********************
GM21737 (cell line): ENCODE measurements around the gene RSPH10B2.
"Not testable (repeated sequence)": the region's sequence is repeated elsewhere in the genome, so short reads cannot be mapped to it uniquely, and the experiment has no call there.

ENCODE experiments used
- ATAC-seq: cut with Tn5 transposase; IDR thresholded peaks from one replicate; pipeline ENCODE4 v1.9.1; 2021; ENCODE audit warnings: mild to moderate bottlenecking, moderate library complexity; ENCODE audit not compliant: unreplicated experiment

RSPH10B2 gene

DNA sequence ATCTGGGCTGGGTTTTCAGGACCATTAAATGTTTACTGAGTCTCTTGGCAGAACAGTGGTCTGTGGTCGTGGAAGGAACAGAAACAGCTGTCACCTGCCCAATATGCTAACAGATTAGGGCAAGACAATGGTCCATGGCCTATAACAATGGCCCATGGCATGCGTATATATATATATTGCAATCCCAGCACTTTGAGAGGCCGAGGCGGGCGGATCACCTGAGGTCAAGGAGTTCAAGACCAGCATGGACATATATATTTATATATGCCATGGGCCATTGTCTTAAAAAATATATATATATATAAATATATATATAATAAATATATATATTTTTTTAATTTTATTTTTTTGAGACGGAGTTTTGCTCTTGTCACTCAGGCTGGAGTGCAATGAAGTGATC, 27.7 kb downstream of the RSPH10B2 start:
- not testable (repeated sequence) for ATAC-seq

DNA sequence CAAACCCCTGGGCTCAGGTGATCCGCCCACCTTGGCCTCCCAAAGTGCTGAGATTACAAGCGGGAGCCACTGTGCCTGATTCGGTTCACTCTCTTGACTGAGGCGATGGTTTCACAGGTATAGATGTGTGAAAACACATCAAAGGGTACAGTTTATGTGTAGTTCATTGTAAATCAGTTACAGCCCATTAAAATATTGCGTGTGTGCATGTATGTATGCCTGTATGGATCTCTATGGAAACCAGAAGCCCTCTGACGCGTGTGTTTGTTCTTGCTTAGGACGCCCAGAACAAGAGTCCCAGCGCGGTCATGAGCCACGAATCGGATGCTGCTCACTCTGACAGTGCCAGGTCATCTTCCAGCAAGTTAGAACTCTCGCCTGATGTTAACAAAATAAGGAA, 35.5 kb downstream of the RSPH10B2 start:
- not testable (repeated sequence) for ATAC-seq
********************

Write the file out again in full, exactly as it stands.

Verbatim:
GM21737 (cell line): ENCODE measurements around the gene RSPH10B2.
"Not testable (repeated sequence)": the region's sequence is repeated elsewhere in the genome, so short reads cannot be mapped to it uniquely, and the experiment has no call there.

ENCODE experiments used
- ATAC-seq: cut with Tn5 transposase; IDR thresholded peaks from one replicate; pipeline ENCODE4 v1.9.1; 2021; ENCODE audit warnings: mild to moderate bottlenecking, moderate library complexity; ENCODE audit not compliant: unreplicated experiment

RSPH10B2 gene

DNA sequence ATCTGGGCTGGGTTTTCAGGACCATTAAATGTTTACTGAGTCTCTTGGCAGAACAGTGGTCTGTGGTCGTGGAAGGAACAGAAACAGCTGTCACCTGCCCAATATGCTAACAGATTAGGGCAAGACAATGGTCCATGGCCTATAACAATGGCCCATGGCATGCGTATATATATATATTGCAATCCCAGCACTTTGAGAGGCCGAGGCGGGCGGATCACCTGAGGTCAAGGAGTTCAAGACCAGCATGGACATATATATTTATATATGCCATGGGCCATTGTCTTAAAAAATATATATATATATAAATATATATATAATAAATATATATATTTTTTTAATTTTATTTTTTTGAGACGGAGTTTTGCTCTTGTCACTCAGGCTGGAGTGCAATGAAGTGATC, 27.7 kb downstream of the RSPH10B2 start:
- not testable (repeated sequence) for ATAC-seq

DNA sequence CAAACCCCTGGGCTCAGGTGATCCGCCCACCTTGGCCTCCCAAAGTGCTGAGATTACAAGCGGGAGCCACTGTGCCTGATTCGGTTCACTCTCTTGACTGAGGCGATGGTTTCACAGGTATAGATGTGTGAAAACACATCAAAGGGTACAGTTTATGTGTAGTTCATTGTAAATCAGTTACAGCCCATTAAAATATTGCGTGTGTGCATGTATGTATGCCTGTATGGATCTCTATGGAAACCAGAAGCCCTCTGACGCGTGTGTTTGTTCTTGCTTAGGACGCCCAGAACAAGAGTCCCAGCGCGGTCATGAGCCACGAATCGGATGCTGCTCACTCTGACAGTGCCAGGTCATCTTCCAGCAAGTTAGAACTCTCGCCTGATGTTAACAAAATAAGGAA, 35.5 kb downstream of the RSPH10B2 start:
- not testable (repeated sequence) for ATAC-seq